Brazil ignores deadline to save Earth's most threatened tribe

April 18, 2013

The Awá are scared to go hunting in the forest because they fear attacks by illegal loggers. © Survival International

This page was created in 2013 and may contain language which is now outdated.

Brazil’s authorities have ignored an urgent deadline by a federal judge to evict all invaders from the heartland of Earth’s most threatened tribe by the end of March. The Awá tribe is at extreme risk of extinction as the authorities have taken no action to stop illegal loggers and settlers from destroying their forest.

In March 2012 Judge Jirair Aram Meguerian ordered that all the loggers and settlers should be removed within 12 months. But the deadline has passed – and not a single person has been evicted.

Over 30% of one of the Awá’s territories has already been deforested. The Awá have reported that loggers are rapidly closing in on their communities and have already been marking trees for deforestation as little as 2 miles away. Logging trucks laden with wood leave the area day and night and the Indians are scared to go into their forest to hunt.

Haikaramoka’a, an Awá Indian, told Survival International, ‘The loggers are ruining our forest. They have built roads. We are scared; they could go after the uncontacted Indians. We are scared because the loggers could kill us, and the uncontacted Indians.’

Logging trucks laden with timber leave the Awá's forest day and night. © Survival International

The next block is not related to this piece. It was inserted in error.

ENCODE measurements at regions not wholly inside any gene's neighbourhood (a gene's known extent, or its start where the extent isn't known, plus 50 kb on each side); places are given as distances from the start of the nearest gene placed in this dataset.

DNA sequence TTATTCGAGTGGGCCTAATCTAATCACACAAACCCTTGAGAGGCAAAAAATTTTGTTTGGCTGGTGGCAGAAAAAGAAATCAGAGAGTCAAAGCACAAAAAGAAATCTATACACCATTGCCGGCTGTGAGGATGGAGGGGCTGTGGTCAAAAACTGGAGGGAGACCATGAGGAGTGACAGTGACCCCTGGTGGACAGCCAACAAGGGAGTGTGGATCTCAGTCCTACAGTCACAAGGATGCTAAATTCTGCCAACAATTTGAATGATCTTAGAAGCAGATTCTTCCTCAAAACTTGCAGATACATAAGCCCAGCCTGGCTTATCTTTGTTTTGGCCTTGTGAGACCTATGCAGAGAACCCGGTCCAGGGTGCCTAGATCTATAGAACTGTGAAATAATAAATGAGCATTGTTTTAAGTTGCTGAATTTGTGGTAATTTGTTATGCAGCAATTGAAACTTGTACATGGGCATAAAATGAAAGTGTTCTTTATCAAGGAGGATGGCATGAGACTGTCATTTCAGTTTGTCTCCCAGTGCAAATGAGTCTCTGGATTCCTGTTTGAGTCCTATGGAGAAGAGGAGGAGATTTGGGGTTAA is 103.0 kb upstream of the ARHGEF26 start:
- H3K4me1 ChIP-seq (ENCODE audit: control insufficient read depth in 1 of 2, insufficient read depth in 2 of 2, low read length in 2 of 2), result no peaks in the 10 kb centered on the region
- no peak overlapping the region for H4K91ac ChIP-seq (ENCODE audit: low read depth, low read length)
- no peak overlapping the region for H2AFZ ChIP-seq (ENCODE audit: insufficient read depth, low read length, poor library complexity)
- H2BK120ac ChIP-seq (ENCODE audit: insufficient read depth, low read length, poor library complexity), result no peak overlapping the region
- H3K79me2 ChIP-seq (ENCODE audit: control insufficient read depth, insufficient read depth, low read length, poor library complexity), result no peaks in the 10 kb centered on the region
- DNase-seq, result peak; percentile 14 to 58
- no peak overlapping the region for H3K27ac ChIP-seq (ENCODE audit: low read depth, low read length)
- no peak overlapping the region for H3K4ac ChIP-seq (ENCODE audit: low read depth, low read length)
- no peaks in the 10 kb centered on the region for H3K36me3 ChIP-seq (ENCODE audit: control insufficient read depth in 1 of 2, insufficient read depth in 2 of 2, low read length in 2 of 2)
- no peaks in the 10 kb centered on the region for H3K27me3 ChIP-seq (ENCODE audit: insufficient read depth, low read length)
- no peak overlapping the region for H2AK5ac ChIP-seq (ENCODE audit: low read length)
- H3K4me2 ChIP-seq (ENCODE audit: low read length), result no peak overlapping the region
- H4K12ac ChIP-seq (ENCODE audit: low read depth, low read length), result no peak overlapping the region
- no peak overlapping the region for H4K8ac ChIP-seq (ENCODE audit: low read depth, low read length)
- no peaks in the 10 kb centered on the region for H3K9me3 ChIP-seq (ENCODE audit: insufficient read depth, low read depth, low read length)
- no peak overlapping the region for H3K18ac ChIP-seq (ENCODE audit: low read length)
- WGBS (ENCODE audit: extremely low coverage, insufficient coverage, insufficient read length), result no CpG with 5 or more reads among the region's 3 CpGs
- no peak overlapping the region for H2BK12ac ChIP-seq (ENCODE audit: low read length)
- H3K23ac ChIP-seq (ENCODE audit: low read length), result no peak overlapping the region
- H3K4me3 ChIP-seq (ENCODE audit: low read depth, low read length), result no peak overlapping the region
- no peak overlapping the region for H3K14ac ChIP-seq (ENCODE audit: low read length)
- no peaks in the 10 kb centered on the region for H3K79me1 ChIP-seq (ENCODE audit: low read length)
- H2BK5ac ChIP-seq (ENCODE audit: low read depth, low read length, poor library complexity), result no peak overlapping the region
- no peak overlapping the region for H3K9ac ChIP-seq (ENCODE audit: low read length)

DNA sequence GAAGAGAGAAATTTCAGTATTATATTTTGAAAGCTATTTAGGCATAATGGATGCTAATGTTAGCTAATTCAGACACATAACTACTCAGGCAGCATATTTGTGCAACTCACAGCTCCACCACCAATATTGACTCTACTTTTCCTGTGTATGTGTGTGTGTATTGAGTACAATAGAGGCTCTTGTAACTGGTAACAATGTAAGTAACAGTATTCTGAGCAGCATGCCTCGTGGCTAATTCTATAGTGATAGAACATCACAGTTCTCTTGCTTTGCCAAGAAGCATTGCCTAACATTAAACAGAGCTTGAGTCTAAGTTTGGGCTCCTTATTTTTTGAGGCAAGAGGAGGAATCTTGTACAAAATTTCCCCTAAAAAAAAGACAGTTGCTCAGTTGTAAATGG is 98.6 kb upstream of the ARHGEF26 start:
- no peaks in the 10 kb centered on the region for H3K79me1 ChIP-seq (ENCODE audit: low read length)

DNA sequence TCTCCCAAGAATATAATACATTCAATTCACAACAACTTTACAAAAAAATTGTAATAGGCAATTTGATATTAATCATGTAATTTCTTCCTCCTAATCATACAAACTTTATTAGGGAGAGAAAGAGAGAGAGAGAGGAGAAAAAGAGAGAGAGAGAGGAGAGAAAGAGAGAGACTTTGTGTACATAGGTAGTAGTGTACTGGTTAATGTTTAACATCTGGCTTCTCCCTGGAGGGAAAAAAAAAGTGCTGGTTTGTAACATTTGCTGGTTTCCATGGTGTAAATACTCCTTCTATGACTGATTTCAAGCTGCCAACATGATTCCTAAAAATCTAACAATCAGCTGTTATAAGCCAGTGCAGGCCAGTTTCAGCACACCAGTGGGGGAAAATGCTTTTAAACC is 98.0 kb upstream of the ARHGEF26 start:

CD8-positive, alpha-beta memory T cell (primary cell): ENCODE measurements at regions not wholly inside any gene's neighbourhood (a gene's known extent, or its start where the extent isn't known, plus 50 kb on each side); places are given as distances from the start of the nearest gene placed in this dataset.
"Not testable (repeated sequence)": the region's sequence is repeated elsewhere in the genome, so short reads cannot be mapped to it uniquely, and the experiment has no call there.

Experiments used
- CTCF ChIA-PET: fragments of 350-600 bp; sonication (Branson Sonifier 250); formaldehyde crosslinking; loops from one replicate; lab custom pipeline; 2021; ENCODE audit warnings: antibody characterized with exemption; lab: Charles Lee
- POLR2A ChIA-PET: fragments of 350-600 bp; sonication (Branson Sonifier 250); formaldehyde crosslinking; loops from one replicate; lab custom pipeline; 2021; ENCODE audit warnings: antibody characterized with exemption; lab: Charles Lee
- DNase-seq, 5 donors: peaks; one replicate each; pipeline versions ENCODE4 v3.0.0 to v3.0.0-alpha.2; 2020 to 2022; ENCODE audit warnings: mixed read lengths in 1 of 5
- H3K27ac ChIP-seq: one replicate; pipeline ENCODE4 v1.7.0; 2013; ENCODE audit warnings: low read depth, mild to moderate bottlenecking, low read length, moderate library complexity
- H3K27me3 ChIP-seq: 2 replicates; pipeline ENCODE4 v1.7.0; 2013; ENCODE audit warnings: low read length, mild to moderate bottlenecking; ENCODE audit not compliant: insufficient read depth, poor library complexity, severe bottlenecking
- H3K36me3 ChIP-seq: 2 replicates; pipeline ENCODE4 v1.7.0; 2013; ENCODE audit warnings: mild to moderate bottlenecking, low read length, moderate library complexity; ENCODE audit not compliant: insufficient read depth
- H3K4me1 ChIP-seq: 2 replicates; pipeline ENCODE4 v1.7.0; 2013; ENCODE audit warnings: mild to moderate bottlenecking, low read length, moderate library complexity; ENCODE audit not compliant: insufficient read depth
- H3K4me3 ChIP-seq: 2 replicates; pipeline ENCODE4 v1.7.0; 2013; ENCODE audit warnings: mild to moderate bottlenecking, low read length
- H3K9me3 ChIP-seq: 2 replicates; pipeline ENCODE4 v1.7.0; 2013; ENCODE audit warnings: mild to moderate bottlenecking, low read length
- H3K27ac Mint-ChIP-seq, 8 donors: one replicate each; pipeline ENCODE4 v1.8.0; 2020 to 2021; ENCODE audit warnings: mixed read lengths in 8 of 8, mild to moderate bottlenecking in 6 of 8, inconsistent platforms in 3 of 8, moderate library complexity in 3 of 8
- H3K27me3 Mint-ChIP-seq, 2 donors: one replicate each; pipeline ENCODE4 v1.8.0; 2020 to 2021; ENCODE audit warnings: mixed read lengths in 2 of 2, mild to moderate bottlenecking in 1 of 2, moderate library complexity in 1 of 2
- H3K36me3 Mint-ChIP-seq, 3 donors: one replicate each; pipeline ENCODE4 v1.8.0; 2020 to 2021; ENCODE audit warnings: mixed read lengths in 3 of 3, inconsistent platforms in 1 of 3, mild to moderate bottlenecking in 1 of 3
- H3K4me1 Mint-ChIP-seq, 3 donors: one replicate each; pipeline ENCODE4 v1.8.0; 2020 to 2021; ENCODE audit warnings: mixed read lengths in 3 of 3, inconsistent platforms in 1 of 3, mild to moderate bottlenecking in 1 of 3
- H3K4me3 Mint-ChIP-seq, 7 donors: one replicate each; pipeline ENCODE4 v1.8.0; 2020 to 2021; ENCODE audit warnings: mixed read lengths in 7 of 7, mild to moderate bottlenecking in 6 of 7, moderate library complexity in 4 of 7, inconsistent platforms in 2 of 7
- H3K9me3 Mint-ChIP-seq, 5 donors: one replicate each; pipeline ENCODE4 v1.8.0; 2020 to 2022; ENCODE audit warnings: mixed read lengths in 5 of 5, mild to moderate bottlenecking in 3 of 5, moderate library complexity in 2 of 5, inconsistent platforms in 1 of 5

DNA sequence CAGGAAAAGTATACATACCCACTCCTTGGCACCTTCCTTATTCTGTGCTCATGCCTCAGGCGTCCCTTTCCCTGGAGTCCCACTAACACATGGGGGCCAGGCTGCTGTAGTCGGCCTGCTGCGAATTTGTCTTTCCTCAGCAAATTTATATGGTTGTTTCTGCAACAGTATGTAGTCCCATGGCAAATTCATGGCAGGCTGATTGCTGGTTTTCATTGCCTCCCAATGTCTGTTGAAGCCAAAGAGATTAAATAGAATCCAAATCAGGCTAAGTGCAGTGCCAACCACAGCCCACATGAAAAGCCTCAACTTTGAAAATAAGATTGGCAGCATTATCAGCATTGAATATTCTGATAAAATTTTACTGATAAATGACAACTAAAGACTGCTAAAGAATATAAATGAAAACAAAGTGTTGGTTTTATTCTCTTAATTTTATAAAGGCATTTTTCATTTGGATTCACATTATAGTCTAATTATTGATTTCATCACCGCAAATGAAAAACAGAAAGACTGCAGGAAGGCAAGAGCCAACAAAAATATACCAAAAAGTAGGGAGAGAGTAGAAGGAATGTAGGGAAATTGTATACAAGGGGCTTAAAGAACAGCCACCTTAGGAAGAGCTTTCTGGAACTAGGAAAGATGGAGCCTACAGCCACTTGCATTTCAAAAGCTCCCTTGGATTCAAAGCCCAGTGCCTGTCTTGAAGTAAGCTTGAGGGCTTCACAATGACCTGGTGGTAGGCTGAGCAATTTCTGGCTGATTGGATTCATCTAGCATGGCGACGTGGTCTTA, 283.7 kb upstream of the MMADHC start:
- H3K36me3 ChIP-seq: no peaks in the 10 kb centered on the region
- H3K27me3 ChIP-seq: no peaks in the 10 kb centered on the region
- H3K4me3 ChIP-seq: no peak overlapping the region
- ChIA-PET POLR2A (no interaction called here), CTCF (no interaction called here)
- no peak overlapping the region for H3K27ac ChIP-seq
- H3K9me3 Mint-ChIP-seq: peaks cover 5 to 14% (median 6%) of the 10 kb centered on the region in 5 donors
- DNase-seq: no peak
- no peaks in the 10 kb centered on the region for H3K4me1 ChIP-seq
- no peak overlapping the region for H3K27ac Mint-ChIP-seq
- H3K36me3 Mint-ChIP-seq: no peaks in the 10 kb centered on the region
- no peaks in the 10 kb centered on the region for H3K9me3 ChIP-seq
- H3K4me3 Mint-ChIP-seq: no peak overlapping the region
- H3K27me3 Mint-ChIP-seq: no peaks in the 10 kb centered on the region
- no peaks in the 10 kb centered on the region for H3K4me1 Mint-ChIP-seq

The Awá depend on the rainforest for their survival: it provides them with food, shelter and a spiritual home. Today, around 100 of the 450 Awá remain uncontacted and are at particular risk of diseases brought in by the outsiders – a common cold could kill them.

In the 1980s, the Awá’s population was decimated by exposure to outsiders when a railway line to transport iron ore from the Carajás mine to the coast, part of the Great Carajás Project, cut through their land. The project was partly funded by the World Bank and European Union. The influx of outsiders brought violence and diseases and many Awá were massacred. 

Nearly 50,000 letters have already been sent to Brazil’s Minister of Justice since actor Colin Firth launched Survival’s campaign to save the Awá. But FUNAI, Brazil’s Indigenous affairs department, is still waiting for support from the Justice Ministry, the federal police and central government to evict the invaders. 

Survival International’s Director Stephen Corry said today, ‘Brazil has already destroyed countless tribes, either by failing to protect them or by actively encouraging the exploitation of their land. It’s not too late for the Awá, but it soon will be. It is entirely within the Minister of Justice’s capabilities to evict loggers, but he must act today. If he doesn’t, tomorrow the Awá will be gone.’



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